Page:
Researchers are also looking into using biological therapy for squamous cell cancer of the head and neck, including salivary gland cancers. One type of biological therapy is cetuximab.

A phase 3 trial showed that people with locally advanced head and neck cancer treated with cetuximab and radiotherapy lived longer than those who just had radiotherapy. Cetuximab is now licensed to be used with radiotherapy to treat squamous cell head and neck cancers that have spread into nearby tissues.


There is a European trial looking at a treatment called electrochemotherapy to see whether it is effective in head and neck cancers. 

Electrochemotherapy works in two stages. First a chemotherapy drug called bleomycin is injected into the bloodstream and a few minutes later a probe is used to send electric pulses into the tumour (electroporation). This has the effect of making the cancer cells absorb the drug more efficiently, so that treatment becomes possible with a lower dose of the chemotherapy drug.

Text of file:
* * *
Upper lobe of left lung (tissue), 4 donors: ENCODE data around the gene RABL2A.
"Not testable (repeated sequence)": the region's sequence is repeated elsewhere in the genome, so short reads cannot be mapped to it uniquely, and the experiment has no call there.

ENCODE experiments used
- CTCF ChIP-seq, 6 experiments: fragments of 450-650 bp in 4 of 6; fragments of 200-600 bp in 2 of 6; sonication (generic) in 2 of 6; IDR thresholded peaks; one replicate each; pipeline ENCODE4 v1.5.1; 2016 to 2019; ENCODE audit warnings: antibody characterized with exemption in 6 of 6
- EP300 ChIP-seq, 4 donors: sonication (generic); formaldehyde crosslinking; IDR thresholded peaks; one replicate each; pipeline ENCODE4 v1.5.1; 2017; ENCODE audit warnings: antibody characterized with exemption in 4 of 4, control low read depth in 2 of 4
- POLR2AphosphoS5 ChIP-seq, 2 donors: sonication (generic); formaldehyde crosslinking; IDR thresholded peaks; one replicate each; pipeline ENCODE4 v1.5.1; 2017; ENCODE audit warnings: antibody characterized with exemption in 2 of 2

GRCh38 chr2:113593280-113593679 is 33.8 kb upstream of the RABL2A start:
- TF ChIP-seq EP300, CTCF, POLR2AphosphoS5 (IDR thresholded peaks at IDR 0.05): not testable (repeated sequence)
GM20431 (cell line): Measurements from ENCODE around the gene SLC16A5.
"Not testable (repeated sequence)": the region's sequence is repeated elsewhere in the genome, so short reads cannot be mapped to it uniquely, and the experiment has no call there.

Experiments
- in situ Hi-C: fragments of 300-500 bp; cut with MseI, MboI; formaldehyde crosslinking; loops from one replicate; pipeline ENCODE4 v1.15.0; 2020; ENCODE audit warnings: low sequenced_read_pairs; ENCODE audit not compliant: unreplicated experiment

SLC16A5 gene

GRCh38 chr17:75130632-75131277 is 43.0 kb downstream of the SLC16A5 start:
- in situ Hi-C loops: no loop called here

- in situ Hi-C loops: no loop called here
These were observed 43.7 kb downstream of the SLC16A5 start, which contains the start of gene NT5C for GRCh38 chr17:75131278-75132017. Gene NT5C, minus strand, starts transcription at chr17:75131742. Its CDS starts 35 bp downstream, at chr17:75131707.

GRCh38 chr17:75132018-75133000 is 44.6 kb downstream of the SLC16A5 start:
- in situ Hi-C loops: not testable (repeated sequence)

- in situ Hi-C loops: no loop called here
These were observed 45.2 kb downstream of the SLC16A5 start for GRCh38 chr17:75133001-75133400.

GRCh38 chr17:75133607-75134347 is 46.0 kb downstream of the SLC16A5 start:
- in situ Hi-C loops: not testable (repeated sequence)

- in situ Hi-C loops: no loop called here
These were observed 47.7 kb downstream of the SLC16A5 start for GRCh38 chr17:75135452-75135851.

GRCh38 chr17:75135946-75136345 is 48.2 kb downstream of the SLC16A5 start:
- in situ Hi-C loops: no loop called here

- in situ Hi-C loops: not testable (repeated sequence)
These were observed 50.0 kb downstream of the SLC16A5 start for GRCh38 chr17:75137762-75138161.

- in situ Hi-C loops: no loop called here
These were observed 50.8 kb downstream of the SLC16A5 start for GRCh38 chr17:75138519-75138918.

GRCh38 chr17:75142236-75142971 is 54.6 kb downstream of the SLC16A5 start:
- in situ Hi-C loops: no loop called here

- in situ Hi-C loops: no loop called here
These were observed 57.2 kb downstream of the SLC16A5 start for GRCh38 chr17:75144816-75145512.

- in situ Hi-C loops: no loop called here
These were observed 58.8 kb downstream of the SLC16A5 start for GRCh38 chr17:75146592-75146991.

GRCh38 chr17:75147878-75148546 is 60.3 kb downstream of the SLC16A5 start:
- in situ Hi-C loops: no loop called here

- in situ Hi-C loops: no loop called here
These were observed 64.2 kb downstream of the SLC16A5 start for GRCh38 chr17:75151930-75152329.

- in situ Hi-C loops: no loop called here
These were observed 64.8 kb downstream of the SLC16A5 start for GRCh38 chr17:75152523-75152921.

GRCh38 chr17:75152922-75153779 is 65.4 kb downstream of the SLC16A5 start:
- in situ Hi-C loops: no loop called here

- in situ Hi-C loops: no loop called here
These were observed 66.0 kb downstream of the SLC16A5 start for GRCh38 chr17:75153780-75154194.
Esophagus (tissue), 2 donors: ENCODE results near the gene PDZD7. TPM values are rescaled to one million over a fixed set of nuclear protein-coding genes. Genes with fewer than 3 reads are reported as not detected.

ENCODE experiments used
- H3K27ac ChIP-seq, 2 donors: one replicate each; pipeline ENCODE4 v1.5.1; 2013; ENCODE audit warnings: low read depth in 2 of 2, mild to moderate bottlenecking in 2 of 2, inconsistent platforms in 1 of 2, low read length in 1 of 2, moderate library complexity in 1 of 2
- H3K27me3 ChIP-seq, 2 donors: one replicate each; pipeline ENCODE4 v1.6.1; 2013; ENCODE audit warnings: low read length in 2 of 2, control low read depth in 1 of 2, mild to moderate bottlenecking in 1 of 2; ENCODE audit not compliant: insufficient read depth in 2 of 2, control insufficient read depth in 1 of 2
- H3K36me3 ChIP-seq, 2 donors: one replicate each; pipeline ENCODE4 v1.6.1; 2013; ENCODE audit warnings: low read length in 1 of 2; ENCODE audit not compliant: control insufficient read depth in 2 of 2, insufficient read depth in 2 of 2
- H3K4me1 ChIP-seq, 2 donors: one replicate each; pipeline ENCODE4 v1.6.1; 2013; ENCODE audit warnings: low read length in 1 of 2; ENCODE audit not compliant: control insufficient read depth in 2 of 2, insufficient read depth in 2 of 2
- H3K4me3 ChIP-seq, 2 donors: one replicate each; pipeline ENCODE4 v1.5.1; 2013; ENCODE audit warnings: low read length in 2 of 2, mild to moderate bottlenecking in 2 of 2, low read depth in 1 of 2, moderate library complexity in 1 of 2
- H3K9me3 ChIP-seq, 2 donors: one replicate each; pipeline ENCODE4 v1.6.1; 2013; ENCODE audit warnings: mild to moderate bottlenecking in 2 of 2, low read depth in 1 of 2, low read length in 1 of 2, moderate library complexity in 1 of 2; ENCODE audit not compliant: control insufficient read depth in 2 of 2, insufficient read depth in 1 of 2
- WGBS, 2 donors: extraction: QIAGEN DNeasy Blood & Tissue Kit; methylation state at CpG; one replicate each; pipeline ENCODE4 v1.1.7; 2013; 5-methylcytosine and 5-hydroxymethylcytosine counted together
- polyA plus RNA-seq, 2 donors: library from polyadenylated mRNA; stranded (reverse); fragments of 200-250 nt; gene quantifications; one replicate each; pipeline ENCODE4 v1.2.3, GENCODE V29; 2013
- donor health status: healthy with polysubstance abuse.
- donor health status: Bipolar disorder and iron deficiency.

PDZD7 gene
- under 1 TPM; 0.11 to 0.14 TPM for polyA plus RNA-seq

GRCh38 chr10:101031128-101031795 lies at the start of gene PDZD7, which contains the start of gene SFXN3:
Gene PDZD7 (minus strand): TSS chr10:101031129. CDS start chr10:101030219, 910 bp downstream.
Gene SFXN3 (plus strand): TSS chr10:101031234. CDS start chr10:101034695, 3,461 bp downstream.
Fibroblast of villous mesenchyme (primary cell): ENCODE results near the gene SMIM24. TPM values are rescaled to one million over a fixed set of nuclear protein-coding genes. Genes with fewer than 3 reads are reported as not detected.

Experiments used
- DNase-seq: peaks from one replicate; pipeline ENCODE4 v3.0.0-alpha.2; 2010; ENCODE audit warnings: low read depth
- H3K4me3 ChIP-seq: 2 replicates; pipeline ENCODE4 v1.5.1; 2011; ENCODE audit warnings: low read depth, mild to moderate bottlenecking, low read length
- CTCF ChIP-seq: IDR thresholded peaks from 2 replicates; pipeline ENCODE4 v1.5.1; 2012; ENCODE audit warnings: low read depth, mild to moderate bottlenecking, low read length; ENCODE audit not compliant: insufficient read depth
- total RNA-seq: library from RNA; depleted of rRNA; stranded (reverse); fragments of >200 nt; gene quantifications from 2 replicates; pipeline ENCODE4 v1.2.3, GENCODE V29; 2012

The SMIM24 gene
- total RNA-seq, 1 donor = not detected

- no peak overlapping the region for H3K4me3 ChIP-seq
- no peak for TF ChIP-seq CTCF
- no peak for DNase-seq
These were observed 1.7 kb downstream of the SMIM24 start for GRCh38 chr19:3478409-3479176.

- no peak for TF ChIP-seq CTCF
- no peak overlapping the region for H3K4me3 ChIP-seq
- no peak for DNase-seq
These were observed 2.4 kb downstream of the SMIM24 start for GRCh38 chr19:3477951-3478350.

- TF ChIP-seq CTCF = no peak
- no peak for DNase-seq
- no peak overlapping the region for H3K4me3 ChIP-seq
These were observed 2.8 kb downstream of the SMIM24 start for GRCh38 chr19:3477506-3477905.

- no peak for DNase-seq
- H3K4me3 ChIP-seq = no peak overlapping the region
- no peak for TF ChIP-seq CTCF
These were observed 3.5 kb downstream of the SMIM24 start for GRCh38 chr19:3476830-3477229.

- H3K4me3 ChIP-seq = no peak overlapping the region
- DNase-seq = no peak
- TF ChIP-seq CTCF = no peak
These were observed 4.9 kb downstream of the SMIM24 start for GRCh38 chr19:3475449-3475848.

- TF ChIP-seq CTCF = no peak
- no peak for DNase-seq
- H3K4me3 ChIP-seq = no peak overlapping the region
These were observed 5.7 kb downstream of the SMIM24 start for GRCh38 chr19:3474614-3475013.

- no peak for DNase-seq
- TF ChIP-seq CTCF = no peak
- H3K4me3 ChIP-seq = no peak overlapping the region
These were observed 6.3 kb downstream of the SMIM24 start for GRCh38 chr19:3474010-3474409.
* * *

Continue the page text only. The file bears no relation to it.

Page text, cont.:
The risk of side effects and damage to normal, healthy tissue is less.

PET-CT scans during treatment

Doctors have been trying a new way of scanning patients with head and neck cancer during treatment. They hope a combined PET-CT scan may give a better idea than other scans of how well the treatment is working.

Reducing side effects of treatment

Treatment for head and neck cancer can sometimes cause side effects that are difficult to cope with. There is information below about research into:

Treating a dry mouth

Radiotherapy to the head and neck area can cause a dry mouth. This is very uncomfortable and can make chewing, swallowing and even talking difficult. If you are making some saliva, a drug to stimulate your salivary glands may help. These include the drugs pilocarpine and bethanechol. But these drugs can cause side effects such as blurred vision, sickness and sweating in about 1 in 6 people (15%) who take them.

Recent research suggests that a drug called amifostine can help with dry mouth. This drug is a chemoprotectant, meaning that it helps to protect against the harmful side effects of chemotherapy and radiotherapy. Amifostine is still only being tested at the moment and is not a standard treatment.

Another study is looking at a medical device to stimulate the gums to increase the amount of saliva in the mouth. The researchers hope this will reduce the symptoms of dry mouth and improve quality of life.